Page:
Mozart I sculpture moves to School of Engineering
A delicate tangled web of gleaming metal now graces the lawn outside of Stanford’s Packard Electrical Engineering Building. The sculpture, titled Mozart I, was relocated in October 2021 from its original location by Meyer Library, where it resided since 1982. The move was initiated and funded by the Graduate School of Education to make way for its new building and landscape.
Mozart I’s current location is part of the School of Engineering’s movement to bring more public art to the engineering section of campus. It also recently welcomed Pars pro Toto, an installation on the Science and Engineering Quad of various-sized stone spheres created by international artist Alicja Kwade. The relocation of Mozart I was a collaborative effort between the School of Engineering; Lands, Buildings and Real Estate and the Public Art Committee.
“I’m really excited about its new home,” said Matthew Tiews, interim senior associate vice president for the arts. “It’s been wonderful working with the School of Engineering to really think about a site that’s going to be most effective for accomplishing all of these different goals.”
One goal shared by both the School of Engineering and the Public Art Committee is to intentionally bring together the different parts of the university. This relocation is one manifestation of a commitment to interdisciplinary collaboration.
Mozart I was created in 1982 by artist Kenneth Snelson (1927-2016) for Stanford University as a gift from alumni Jo Ann Schaaf and Julian Ganz, Jr. The sculpture plays off of tensegrity, a combination of tension and integrity, although Snelson preferred the term “floating compression.” Eighteen shining metal tubes point skyward at various angles, all carefully supported by steel cables. The placement of these features creates physical tension, which holds together the sleek but looming 24-by-24-by-30 foot sculpture. Mozart I is one of four Snelson works in the collection of the Cantor Arts Center.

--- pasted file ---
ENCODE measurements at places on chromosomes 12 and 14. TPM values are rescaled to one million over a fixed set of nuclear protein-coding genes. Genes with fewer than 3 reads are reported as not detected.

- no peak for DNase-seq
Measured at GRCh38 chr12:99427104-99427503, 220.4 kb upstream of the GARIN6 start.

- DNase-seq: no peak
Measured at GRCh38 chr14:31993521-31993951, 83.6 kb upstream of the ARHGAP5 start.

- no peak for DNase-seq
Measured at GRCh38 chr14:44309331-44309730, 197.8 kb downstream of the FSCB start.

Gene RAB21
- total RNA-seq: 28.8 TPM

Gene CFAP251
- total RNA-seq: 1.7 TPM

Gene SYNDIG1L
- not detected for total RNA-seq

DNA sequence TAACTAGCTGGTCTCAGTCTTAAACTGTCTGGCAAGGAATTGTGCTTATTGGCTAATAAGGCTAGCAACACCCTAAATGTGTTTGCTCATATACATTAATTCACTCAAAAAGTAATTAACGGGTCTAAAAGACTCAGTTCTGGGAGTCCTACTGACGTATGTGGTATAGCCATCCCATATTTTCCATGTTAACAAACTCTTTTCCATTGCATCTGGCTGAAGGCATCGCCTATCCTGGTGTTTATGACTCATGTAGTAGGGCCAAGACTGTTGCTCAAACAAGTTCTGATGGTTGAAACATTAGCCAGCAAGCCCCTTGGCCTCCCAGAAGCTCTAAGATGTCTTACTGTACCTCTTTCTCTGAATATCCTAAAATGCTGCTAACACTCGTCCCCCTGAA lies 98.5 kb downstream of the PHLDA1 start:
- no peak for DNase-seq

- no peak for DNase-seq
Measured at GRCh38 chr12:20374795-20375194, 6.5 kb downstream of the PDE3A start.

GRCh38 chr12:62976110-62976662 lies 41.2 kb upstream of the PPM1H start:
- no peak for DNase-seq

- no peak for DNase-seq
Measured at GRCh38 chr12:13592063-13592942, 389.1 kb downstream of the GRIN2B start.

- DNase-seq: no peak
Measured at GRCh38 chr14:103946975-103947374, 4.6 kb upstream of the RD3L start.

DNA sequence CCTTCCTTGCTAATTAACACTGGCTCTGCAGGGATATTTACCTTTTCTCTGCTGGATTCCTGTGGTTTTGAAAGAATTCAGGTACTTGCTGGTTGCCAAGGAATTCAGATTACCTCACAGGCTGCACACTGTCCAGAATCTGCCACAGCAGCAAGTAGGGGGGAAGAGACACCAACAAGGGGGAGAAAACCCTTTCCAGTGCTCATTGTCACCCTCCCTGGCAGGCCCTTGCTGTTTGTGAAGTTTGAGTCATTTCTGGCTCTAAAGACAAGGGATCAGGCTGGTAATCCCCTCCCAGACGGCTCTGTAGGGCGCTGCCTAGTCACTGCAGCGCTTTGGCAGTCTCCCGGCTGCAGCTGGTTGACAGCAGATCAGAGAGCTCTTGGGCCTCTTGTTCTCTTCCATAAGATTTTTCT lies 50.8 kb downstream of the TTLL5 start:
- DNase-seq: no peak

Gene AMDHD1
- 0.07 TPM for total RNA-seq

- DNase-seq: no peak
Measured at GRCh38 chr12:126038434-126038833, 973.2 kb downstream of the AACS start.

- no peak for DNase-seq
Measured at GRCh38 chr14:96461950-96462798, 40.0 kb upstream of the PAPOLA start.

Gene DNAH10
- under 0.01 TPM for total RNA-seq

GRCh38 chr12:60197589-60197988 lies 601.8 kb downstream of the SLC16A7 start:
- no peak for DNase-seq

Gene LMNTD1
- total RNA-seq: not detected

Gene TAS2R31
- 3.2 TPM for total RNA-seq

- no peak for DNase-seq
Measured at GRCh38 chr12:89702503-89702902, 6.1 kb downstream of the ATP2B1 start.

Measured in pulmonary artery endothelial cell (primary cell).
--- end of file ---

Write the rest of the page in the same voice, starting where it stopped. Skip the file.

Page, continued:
For decades, Mozart I stood as part of a set of sculptures in the Canfield Court area between Meyer Library and the Stanford Law School. In its new location, the artwork will have more prominence and engagement with science and engineering faculty, students and staff.
The School of Engineering welcomed the new artwork with open arms.
“The Science and Engineering Quad was transformed this summer by the addition of Pars pro Toto, and we are thrilled to now have Mozart I just a few steps away,” said Jennifer Widom, the Frederick Emmons Terman Dean of the School of Engineering. “Although they are very different stylistically, both of these works bring together ideas and concepts in engineering, science and art.”
Mozart I beautifully illustrates what can happen when worlds collide.
“This sculpture is this interesting combination of artistic and engineering accomplishment,” said Tiews. “When different disciplines come together, there’s something exciting and new and visually compelling that can come out of that.”